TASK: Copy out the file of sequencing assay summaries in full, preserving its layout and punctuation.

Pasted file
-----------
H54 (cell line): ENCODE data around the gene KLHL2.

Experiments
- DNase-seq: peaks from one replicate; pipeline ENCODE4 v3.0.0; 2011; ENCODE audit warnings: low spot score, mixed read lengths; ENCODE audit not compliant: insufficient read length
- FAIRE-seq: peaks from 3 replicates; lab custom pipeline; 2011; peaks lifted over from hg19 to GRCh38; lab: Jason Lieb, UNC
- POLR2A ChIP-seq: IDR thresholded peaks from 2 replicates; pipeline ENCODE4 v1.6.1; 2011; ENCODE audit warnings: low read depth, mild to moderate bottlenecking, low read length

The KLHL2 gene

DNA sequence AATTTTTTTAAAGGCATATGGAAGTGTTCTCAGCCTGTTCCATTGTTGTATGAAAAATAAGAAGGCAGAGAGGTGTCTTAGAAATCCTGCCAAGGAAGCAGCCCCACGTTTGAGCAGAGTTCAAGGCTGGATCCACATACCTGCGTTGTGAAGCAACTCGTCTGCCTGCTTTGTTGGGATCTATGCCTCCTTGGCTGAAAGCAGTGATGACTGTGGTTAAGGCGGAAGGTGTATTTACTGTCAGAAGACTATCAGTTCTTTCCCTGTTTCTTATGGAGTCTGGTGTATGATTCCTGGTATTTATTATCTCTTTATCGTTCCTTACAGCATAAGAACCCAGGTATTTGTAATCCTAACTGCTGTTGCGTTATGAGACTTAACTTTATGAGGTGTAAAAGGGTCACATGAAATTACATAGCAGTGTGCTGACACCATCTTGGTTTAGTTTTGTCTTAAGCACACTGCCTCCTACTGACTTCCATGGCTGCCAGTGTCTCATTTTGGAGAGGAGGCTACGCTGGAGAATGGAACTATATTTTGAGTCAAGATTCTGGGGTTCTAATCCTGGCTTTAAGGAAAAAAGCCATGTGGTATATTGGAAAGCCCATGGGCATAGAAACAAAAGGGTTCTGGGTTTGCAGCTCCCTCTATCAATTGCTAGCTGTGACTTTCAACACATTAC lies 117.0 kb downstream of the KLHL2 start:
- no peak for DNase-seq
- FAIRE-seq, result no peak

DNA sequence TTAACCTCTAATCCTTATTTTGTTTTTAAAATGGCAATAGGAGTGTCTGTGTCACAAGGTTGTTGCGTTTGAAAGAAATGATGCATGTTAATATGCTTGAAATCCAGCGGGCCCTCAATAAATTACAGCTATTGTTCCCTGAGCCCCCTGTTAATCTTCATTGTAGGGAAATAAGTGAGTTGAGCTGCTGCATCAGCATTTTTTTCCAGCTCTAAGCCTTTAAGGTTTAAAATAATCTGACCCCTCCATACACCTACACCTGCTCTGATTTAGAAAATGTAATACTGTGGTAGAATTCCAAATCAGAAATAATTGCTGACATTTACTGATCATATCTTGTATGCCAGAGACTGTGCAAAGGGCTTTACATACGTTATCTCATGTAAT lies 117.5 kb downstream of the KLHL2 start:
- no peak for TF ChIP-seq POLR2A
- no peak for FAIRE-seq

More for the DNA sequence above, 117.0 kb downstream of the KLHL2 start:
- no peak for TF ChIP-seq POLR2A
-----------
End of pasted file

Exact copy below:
H54 (cell line): ENCODE data around the gene KLHL2.

Experiments
- DNase-seq: peaks from one replicate; pipeline ENCODE4 v3.0.0; 2011; ENCODE audit warnings: low spot score, mixed read lengths; ENCODE audit not compliant: insufficient read length
- FAIRE-seq: peaks from 3 replicates; lab custom pipeline; 2011; peaks lifted over from hg19 to GRCh38; lab: Jason Lieb, UNC
- POLR2A ChIP-seq: IDR thresholded peaks from 2 replicates; pipeline ENCODE4 v1.6.1; 2011; ENCODE audit warnings: low read depth, mild to moderate bottlenecking, low read length

The KLHL2 gene

DNA sequence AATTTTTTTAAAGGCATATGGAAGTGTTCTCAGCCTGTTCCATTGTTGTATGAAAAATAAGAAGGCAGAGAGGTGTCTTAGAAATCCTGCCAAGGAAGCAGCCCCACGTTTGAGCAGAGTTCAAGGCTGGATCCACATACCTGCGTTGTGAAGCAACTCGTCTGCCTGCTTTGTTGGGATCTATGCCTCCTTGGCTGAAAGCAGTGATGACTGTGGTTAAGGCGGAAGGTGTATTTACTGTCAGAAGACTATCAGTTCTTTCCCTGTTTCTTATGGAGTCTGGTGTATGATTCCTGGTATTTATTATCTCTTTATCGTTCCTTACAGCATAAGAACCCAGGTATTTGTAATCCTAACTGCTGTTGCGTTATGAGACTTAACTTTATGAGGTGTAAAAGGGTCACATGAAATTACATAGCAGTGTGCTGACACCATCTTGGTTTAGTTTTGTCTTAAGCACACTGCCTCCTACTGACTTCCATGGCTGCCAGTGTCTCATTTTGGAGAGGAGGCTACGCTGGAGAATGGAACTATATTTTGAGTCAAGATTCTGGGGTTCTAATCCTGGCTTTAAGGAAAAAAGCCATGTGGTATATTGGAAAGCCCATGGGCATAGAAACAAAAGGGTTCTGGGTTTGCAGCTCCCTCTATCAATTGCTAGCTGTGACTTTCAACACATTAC lies 117.0 kb downstream of the KLHL2 start:
- no peak for DNase-seq
- FAIRE-seq, result no peak

DNA sequence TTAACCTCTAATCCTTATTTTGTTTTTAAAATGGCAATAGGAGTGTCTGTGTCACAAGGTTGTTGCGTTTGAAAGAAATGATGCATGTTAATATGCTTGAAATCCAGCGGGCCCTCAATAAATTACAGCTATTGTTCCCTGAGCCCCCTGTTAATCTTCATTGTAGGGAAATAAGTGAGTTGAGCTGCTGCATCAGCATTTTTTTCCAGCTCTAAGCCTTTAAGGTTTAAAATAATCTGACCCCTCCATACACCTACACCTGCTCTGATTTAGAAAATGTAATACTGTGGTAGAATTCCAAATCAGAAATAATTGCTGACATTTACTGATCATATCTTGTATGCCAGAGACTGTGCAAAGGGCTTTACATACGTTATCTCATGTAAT lies 117.5 kb downstream of the KLHL2 start:
- no peak for TF ChIP-seq POLR2A
- no peak for FAIRE-seq

More for the DNA sequence above, 117.0 kb downstream of the KLHL2 start:
- no peak for TF ChIP-seq POLR2A